Results of a 3-year longitudinal study of 2665 female National Guard soldiers began in 2008 of their mental health status before and after their deployment to Iraq provides new evidence that women have more than twice the risk of developing combat-related posttraumatic stress disorder (PTSD) than their male counterparts, 18.7% vs. 8.7%. Women soldiers, with the same level of combat exposure, are also much less likely than men to feel prepared for combat (14.3% vs. 32.2%) or to take advantage of unit cohesion, which are the two most important protective factors against PTSD.
When we investigated the reasons for this we found men felt much more prepared for combat than women, and they were also much more likely to feel they had the support of their unit than women.—Anna Kline, Ph.D. Principal Investigator, Department of Veterans Affairs–New Jersey Health Care System, East Orange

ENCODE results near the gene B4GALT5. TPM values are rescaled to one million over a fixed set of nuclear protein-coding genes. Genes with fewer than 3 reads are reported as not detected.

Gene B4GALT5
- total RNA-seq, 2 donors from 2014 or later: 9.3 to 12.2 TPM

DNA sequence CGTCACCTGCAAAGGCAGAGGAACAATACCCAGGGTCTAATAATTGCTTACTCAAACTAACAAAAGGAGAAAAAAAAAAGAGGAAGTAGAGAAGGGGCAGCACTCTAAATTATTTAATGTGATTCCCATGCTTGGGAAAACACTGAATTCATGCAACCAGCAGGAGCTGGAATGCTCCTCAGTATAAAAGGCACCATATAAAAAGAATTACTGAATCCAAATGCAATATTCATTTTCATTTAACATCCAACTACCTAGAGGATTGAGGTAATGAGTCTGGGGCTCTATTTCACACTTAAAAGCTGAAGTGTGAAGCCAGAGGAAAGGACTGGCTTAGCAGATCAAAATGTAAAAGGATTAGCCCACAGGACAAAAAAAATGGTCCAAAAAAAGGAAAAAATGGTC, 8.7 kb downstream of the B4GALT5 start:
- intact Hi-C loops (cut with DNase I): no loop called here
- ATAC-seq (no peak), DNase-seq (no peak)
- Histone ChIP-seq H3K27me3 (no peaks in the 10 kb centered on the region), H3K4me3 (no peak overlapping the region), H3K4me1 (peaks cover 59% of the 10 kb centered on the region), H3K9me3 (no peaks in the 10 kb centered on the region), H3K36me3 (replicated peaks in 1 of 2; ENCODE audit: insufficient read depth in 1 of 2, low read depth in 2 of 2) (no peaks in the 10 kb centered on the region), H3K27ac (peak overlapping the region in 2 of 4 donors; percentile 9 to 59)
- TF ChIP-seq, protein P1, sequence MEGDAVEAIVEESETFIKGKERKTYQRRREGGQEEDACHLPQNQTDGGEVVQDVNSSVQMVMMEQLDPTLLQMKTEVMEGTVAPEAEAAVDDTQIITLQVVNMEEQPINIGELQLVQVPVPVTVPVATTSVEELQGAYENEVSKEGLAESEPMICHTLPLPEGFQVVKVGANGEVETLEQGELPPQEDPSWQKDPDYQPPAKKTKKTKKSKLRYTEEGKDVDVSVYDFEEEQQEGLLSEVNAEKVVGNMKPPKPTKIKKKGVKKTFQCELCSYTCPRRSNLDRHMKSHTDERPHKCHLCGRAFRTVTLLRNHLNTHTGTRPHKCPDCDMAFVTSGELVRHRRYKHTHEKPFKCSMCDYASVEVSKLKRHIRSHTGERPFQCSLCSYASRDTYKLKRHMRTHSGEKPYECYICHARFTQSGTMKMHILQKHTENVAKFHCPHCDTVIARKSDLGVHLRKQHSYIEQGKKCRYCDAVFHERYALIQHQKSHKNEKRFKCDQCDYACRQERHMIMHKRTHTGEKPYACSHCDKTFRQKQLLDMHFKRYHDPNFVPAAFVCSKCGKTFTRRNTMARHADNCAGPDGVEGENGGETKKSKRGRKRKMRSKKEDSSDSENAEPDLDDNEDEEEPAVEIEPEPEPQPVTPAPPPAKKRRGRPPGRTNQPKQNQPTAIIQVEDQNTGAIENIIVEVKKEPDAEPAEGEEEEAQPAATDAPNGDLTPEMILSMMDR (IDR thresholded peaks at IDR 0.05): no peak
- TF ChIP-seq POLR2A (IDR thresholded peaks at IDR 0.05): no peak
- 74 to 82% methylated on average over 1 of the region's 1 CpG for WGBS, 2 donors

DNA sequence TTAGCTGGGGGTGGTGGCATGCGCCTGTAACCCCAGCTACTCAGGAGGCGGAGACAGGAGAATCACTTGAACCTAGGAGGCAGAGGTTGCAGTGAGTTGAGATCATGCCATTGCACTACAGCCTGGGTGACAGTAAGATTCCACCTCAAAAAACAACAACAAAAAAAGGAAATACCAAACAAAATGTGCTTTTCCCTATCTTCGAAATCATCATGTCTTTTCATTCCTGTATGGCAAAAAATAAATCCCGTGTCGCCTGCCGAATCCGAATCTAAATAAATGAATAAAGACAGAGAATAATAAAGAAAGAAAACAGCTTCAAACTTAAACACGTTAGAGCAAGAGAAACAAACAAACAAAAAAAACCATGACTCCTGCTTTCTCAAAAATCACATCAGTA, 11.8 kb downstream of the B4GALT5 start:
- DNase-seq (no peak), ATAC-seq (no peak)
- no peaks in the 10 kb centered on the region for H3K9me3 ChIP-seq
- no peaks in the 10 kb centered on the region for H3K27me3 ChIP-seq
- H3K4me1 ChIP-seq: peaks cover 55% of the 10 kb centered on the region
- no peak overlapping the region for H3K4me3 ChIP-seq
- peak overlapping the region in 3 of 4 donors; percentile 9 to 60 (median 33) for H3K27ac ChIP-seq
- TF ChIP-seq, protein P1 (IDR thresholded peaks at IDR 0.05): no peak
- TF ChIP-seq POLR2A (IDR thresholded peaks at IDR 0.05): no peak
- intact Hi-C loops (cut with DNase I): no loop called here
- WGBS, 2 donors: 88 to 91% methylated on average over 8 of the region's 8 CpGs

The results of this study, presented May 17 at the American Psychiatric Association 2011 Annual Meeting, confirm previous studies among the general population, which have shown a higher prevalence of PTSD from all causes among women compared with men. What made this study among servicewomen possible was the higher percentage of female soldiers in combat zones, which in Operation Iraqi Freedom and Operation Enduring Freedom reached a high of 14% of total deployed forces.
According to the researchers, these findings may be more accurate because the study was conducted in anonymity. This factor alone may have improved the reliability of findings, as asking sensitive questions about mental health and substance use among identifiable servicemen and women has been shown to produce less that candid responses.
"The military now has integrated gender-based basic training so men and women do prepare together. However, it is possible that even if they get exactly the same training, their perceptions [of training] could be very different. It is also possible that training is geared more towards the strengths of men, so they feel more prepared to handle the rigors of combat. These are areas that need further investigation," said Dr. Kline.